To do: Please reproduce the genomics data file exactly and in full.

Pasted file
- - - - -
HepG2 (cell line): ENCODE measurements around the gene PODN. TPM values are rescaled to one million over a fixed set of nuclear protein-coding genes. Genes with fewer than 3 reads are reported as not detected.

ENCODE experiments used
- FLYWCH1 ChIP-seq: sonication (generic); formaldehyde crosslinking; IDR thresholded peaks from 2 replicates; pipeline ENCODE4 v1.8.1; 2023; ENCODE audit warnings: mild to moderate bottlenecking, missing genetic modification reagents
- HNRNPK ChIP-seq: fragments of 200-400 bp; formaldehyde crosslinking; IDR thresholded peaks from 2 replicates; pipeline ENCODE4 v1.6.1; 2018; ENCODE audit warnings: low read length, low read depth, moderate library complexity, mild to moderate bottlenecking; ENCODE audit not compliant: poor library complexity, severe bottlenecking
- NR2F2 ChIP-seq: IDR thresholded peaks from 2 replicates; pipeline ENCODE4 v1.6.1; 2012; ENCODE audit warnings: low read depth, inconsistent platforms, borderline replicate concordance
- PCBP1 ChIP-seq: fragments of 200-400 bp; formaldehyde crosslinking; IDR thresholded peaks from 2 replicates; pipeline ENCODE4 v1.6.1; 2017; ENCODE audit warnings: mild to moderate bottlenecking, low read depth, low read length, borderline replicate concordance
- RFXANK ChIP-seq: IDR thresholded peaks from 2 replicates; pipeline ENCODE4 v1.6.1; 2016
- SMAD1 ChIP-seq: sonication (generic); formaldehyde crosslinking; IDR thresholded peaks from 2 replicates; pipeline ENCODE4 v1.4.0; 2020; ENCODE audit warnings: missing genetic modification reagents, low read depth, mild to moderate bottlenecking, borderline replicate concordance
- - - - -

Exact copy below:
HepG2 (cell line): ENCODE measurements around the gene PODN. TPM values are rescaled to one million over a fixed set of nuclear protein-coding genes. Genes with fewer than 3 reads are reported as not detected.

ENCODE experiments used
- FLYWCH1 ChIP-seq: sonication (generic); formaldehyde crosslinking; IDR thresholded peaks from 2 replicates; pipeline ENCODE4 v1.8.1; 2023; ENCODE audit warnings: mild to moderate bottlenecking, missing genetic modification reagents
- HNRNPK ChIP-seq: fragments of 200-400 bp; formaldehyde crosslinking; IDR thresholded peaks from 2 replicates; pipeline ENCODE4 v1.6.1; 2018; ENCODE audit warnings: low read length, low read depth, moderate library complexity, mild to moderate bottlenecking; ENCODE audit not compliant: poor library complexity, severe bottlenecking
- NR2F2 ChIP-seq: IDR thresholded peaks from 2 replicates; pipeline ENCODE4 v1.6.1; 2012; ENCODE audit warnings: low read depth, inconsistent platforms, borderline replicate concordance
- PCBP1 ChIP-seq: fragments of 200-400 bp; formaldehyde crosslinking; IDR thresholded peaks from 2 replicates; pipeline ENCODE4 v1.6.1; 2017; ENCODE audit warnings: mild to moderate bottlenecking, low read depth, low read length, borderline replicate concordance
- RFXANK ChIP-seq: IDR thresholded peaks from 2 replicates; pipeline ENCODE4 v1.6.1; 2016
- SMAD1 ChIP-seq: sonication (generic); formaldehyde crosslinking; IDR thresholded peaks from 2 replicates; pipeline ENCODE4 v1.4.0; 2020; ENCODE audit warnings: missing genetic modification reagents, low read depth, mild to moderate bottlenecking, borderline replicate concordance